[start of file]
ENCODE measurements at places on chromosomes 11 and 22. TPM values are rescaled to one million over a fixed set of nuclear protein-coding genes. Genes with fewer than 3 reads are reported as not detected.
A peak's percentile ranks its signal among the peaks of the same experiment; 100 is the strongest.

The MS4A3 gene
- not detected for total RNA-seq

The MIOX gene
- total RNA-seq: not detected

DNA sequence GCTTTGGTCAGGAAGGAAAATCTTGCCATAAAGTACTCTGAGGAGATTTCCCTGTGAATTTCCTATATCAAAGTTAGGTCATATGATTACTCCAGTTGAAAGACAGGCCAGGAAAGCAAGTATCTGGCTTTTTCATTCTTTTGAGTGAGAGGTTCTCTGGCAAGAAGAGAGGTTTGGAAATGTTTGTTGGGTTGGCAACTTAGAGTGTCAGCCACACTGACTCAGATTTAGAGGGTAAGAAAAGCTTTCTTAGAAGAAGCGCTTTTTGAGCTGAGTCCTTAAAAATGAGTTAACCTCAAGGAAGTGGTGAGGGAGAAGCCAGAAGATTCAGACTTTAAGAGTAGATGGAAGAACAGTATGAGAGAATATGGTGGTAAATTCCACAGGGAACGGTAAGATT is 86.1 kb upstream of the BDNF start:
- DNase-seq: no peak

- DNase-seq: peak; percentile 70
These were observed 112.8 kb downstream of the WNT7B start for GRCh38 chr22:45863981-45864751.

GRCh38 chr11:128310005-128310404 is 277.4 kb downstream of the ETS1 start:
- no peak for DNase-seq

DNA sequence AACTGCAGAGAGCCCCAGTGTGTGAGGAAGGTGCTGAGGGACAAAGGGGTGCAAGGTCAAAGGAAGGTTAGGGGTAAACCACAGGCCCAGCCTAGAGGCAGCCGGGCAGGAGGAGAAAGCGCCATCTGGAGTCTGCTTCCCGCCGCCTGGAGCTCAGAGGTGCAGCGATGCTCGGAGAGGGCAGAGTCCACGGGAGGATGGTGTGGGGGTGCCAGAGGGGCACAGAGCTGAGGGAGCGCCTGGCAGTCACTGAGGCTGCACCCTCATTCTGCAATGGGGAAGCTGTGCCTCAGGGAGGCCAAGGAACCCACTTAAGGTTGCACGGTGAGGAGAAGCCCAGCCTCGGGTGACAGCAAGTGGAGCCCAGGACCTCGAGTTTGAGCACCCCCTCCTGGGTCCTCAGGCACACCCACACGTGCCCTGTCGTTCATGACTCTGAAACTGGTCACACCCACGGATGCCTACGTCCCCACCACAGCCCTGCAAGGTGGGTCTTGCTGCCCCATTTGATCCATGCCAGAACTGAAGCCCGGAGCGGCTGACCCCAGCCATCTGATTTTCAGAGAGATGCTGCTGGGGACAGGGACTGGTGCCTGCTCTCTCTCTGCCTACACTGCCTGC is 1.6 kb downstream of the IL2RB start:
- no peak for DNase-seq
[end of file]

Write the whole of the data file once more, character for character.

ENCODE measurements at places on chromosomes 11 and 22. TPM values are rescaled to one million over a fixed set of nuclear protein-coding genes. Genes with fewer than 3 reads are reported as not detected.
A peak's percentile ranks its signal among the peaks of the same experiment; 100 is the strongest.

The MS4A3 gene
- not detected for total RNA-seq

The MIOX gene
- total RNA-seq: not detected

DNA sequence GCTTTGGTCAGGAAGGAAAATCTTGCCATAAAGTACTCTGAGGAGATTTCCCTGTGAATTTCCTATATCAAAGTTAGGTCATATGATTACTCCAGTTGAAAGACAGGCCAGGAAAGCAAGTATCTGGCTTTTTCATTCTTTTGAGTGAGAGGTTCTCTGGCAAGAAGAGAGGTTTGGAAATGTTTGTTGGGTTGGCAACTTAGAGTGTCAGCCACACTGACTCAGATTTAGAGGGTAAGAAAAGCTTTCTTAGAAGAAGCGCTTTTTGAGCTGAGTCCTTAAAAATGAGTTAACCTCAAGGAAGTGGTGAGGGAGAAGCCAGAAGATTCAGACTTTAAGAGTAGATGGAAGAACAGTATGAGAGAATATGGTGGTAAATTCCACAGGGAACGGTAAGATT is 86.1 kb upstream of the BDNF start:
- DNase-seq: no peak

- DNase-seq: peak; percentile 70
These were observed 112.8 kb downstream of the WNT7B start for GRCh38 chr22:45863981-45864751.

GRCh38 chr11:128310005-128310404 is 277.4 kb downstream of the ETS1 start:
- no peak for DNase-seq

DNA sequence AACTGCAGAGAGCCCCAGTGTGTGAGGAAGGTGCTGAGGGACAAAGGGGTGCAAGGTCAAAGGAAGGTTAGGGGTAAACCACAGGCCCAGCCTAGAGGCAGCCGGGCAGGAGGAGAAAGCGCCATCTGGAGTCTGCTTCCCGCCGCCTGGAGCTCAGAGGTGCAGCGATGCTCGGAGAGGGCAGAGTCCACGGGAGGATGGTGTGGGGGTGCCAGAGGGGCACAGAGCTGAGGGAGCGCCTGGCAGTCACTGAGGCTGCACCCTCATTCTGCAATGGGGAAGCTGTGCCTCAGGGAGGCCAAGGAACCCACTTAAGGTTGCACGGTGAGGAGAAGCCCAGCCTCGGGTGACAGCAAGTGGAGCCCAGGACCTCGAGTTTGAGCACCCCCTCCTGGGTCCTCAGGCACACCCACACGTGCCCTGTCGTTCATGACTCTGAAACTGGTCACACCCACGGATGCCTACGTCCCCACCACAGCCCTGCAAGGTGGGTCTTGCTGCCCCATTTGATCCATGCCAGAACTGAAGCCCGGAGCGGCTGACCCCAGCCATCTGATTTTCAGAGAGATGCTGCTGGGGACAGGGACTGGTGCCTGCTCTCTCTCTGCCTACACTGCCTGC is 1.6 kb downstream of the IL2RB start:
- no peak for DNase-seq